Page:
This is the distinct advantage Linux has over Windows. Instead of a few hundred employees (at a company like Microsoft or Adobe) creating new software applications, the Linux world has thousands of users and advocates creating and improving software. The open source model and tye GPL gives EVERYONE the right to build and modify the code. (It also gives everyone the ability to look at the code and troubleshoot). Teams of community members all over the world come together and contribute their know-how efforts to existing spoftware projects. They also create their own projects. In the end, the Linux and Open Source communities benefit. And this success can be continually built upon and improved.
Do you want an operating sytem tht is stable secure and come swith thousands of proven cutting edge software applications? Then Get Linux!
Bill Gates recently addressed an elite technology conference. While attempting to make a point about malaria, he unleashed a swarm of mosquitos on the crowd saying, ""Malaria is spread by mosquitoes...I brought some. Here I'll let them roam around. There is no reason only poor people should be infected."
Well, Mr. Gates should know about spreading infections. His Windows operating system can be easily infected with viruses, Trojans and malware.
If you want to be immune from Windows infections, get Linux. Linux is immune to Windows viruses, spy ware, malware and Trojans.
OneClickLinux.com is primarily a blog about all things Linux. Sure, I mix it up a bit and talk about how I use Linux in creating my cartoons, comic strips, and comic panels. But every once in a while I like to take a break form the Linux talk and mention something related to cartooning or personal pursuits.
A call is going out to students from colleges, universities, art schools and trade schools to submit their work in the 2009 Toon Award Exhibition.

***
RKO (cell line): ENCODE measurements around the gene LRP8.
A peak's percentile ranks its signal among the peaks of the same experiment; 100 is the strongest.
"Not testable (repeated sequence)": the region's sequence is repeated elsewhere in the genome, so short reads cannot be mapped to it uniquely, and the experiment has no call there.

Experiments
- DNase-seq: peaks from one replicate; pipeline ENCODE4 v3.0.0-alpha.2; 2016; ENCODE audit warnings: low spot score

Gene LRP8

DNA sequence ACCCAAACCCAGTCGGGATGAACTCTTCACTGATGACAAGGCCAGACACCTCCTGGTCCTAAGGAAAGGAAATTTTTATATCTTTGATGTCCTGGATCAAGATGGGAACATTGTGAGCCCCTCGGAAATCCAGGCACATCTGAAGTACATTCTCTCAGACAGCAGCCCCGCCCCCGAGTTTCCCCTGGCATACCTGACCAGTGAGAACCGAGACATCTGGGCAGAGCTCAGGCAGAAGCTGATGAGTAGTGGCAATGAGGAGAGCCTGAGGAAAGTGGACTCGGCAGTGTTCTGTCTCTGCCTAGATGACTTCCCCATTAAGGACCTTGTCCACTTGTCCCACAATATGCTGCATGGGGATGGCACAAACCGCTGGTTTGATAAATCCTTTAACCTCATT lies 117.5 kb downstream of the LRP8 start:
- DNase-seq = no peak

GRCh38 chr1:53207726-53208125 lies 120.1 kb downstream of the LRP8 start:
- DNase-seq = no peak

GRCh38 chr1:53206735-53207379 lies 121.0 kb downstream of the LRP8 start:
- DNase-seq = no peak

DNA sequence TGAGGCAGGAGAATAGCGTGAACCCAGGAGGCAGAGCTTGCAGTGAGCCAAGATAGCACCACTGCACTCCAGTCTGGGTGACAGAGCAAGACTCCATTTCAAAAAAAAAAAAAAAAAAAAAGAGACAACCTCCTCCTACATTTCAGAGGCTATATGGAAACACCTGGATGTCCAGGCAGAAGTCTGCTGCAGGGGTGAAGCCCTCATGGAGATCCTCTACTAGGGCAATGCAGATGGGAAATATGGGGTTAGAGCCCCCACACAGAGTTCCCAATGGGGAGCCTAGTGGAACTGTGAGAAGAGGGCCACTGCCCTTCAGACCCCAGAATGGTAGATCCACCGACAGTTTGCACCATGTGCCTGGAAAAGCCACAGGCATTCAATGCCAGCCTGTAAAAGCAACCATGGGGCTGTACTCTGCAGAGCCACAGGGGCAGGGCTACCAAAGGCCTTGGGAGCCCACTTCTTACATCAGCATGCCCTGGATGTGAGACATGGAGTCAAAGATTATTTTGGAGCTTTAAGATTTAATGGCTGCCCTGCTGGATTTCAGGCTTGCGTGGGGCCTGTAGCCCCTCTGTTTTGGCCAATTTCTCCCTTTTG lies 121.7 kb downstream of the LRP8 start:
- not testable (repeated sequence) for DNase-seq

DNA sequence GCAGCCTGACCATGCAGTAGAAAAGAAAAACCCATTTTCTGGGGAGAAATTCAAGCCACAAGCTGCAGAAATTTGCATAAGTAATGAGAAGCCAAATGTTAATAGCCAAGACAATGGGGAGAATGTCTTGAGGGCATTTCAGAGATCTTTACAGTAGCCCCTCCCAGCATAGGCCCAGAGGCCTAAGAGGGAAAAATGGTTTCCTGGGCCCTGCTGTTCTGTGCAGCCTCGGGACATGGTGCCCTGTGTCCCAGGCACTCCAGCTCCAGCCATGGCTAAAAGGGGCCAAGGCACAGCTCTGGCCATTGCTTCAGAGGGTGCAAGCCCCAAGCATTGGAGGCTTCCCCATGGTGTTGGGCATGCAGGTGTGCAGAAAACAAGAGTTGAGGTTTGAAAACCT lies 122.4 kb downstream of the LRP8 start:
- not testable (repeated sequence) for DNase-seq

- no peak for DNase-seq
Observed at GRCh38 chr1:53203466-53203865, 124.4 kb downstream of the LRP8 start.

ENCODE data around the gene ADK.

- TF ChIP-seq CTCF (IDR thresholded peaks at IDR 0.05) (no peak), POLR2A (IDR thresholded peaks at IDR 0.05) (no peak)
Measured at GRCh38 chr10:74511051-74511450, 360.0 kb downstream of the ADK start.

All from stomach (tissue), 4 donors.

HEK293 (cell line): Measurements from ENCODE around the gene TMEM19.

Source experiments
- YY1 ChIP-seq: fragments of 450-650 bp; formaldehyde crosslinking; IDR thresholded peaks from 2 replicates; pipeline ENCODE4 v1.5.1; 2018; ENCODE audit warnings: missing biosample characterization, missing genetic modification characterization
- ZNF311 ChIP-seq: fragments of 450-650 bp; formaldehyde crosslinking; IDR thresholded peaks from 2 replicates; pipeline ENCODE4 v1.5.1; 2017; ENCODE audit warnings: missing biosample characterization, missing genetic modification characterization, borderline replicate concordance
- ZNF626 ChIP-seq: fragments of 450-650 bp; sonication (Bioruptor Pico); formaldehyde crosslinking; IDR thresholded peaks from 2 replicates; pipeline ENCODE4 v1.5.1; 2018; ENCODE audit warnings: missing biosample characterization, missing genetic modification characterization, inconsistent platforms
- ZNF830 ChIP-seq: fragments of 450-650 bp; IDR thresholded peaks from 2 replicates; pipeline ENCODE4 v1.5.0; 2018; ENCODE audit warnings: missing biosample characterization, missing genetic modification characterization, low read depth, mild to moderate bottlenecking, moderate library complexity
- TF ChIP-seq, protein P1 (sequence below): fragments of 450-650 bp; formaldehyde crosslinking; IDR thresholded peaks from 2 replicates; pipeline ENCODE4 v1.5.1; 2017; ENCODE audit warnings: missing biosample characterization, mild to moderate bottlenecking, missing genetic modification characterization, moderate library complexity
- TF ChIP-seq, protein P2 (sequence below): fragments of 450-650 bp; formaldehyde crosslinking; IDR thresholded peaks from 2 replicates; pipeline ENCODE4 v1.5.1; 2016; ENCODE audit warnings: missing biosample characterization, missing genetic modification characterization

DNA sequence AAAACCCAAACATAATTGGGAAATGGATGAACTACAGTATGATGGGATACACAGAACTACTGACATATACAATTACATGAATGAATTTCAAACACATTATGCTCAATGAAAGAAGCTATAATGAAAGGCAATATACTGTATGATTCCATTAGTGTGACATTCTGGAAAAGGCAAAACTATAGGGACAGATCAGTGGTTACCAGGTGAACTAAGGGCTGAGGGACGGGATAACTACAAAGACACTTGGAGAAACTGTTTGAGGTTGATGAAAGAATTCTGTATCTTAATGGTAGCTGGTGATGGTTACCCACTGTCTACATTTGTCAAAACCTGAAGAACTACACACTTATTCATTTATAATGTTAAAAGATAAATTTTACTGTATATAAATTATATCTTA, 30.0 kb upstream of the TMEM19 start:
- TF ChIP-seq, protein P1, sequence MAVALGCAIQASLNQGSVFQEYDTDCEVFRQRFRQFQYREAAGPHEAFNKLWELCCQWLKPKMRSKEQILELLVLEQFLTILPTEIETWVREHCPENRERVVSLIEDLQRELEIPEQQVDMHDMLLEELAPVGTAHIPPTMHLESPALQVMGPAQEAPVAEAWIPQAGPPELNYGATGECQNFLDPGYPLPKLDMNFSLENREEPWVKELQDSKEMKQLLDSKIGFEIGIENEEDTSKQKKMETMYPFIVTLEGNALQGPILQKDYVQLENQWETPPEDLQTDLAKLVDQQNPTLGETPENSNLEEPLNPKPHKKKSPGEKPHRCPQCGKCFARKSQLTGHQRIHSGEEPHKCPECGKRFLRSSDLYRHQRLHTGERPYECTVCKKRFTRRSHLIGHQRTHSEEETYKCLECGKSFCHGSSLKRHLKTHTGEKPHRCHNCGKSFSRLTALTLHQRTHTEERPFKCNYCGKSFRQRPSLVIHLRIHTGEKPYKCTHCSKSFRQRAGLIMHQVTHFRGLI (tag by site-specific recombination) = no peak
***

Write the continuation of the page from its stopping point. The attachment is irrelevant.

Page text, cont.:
As their flyer explains, "You are invited to display your work in the 2009 student Toon Award exhibit at the Pearson Lakes Art Center in Okoboji, Iowa. This event will give college and art school students interested m cartooning the opportunity to showcase their cartoon talents in several categories to professional cartoonists, other students, and the public as well. Each category will be recognized with three awards and the best of show receiving the 2009 Toon Award.
"Along with the opening reception and award dinner, there will be workshops, speakers, professional cartoon exhibits and opportunities to visit and share your cartoon work with professionals in almost all areas of cartooning. A brochure is enclosed with all the information you need to know to participate in the 2009 Toon Award exhibit. You need not be present to win a Toon Award. All weekend activities are FREE to participating students. Please call if you need any additional information.
"Hope to see you and your cartoons April 24, 2009, at the student Toon Awards in Okoboji, Iowa. For motel reservations, please visit www.discoverokoboji.com."
Again, all the details and entry information can be found at www.toon-ed.com.
I just received an email from Matt Portner regarding the release of the latest version of Kiowa Linux! As you know, I LOVE this Linux distro! It really pulls in all the best the Linux and Open source worlds have to offer. Kiowa has latest and greatest stable releases of desktop environments, software apps and Linux itself.
"Kiowa Linux final KDE 4 edition soon to be released featuring KDE 4.1 sleek stylish NEW look for Kiowa. A new Kiowa kernel with a much larger supported hardware list... Improved wifi and mini pc support... Improved support for ATI and NVidia drivers as well as easier installation and uninstall routines. An improved Kiowa installer that is easier to use and more complete. We are migrating from Apt to Yum for package management in this release. Along with Yum, we are releasing with KPackagekit, a more advanced DBUS driven package manager GUI to replace Synaptic. The reason for this move is to improve software installation/integration that is less resource intensive.
"Open Office 3, Gimp 2.6 and much much more."
I run Kiowa Linux on my laptop and it's a solid, sble and secure Linux distro. it's easy to use and has a real frinedly and welcoming feel to it. Once this new version of Kiowa is released, I'll be installing it on my laptop and my desktop!
I'll have more reports and updates on Kiowa Linux as they approach launch time and when I get it installed and up and running on my systems.
On my way home each evening, I drive past a large billboard that has an advertisement for a business that fixes PCs. This particular company will come right to your house and fix your PC on site. Then there are the PC repair companies that will fix your PC through the internet. They connect directly to your PC and repair it online, so to speak.